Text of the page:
Sunday, March 23, 2008

Book Reviews - March 29

It's been a while since I've written any reviews, but I have done a lot of reading and even watched a few movies in the last couple of months. These are going to be short reviews, but I hope they can help you decide whether or not to invest in reading a certain book.

An Assembly Such as This; Duty and Desire; These Three Remain all by Pamela Aidan

This series of novels takes us through the story of Jane Austen's Pride and Prejudice from the point of view of Mr. Darcy. Since it takes three books, you can imagine that it is pretty detailed. This is a wonderful series of books. Ms. Aidan does a good job of maintaining the characters created by Ms. Austen. The plot is interesting, although it gets a little unbelievable in the second book. The relationships between Darcy and Bingley and between Darcy and Georgiana are explored and fleshed out. If you're a Jane Austen fan, I highly recommend these books. (P.S. Special thanks to DA, my college roomie, for getting me hooked on these books!)

Mr. Darcy Takes a Wife by Linda Berdoli

This is one of the (many) novels that tells the story of Mr. and Mrs. Darcy after Austen's Pride and Prejudice. Overall, I liked the book. It has a wide scope in both plot and characterizations. At times, the plot becomes somewhat unbelievable and "gothic", but it seems to work as part of the whole story. The one downside is that Ms. Berdoli gives more detail about the Darcy's s*xual relationship than is needed for the story to work. If you're an Austen fan, you'll probably enjoy the book, but I don't think it's appropriate for teens - some of the content is clearly PG-13.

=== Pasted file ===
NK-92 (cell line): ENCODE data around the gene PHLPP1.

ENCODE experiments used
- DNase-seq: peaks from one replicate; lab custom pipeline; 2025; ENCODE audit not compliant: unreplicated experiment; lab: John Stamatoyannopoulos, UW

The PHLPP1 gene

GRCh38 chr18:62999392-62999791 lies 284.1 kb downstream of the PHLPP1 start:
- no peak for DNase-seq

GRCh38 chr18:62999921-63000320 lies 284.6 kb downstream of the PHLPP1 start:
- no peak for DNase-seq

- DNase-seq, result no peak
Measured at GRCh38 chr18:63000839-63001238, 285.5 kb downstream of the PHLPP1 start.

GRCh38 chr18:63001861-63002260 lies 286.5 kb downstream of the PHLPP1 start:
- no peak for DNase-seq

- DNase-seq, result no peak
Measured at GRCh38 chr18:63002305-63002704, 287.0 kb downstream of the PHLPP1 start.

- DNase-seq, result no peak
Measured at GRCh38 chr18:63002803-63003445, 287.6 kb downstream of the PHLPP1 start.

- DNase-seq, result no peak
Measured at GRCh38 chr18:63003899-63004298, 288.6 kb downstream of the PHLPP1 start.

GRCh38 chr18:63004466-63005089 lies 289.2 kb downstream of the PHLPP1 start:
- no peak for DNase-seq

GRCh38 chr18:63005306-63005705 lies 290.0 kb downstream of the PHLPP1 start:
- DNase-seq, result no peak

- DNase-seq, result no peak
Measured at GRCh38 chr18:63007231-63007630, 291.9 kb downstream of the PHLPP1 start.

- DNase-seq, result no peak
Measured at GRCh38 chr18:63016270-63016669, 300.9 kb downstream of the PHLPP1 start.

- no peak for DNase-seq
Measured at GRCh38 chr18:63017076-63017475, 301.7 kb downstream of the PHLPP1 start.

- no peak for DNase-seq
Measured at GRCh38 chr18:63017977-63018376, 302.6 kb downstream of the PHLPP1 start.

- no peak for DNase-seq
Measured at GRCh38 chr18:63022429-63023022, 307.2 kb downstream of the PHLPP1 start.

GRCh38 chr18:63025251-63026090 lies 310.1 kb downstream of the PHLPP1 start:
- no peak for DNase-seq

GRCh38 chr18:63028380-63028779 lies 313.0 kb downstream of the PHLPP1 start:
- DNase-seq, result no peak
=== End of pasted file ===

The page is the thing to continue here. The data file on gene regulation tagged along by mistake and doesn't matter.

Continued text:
Pride and Prescience by Carrie Bebris

Ms. Bebris has written several "extension" novels based on Jane Austen's stories. One of the interesting things is that they are mystery novels. I enjoyed this book, but it was kind of like marshmallow - all fluff and no substance. The characters are pretty two dimensional. The plot includes elements of the supernatural (magic), but they don't mesh well into the rest of the story. It was an interesting read, but I'm not planning on reading anymore of Mr. Bebris' books. There are lots of other good books out there to spend my time on.

The Second Mrs. Darcy by Elizabeth Aston

Despite it's name, this book is only distantly related to Austen's Pride and Prejudice characters. It takes place 10 years or so after Pride and Prejudice. The main character is related to the Darcy family through her husband, but her husband dies before the opening of the book. The plot centers around the main character's adjusting to life as a widow and her trying to take control of her own life in a society in which women are generally dependent on their male relations. I really enjoyed this book. The characters are believable and engaging. The writer's style of writing made me want to continue reading. I recommend this to Austen fans.

The Language Police by Diane Ravitch

Ravitch has done an excellent job of documenting the degeneration of public schools' textbooks and standardized testing due to political correctness. This book explains the process by which test companies and textbook companies edit their items to be "appropriate". The assumption underlying their actions is that children will become uncomfortable and have difficulty learning or testing if they are shown negative events. There is also an assumption that children who are shown only an ideal world in print will take in those values and not be racist, sexist, or whatever other "ist" you can think of. If you look at current textbooks, you will see that the stories contain a representative sample of people by race and sex. Photos of all races, ages, and disabilities are also included.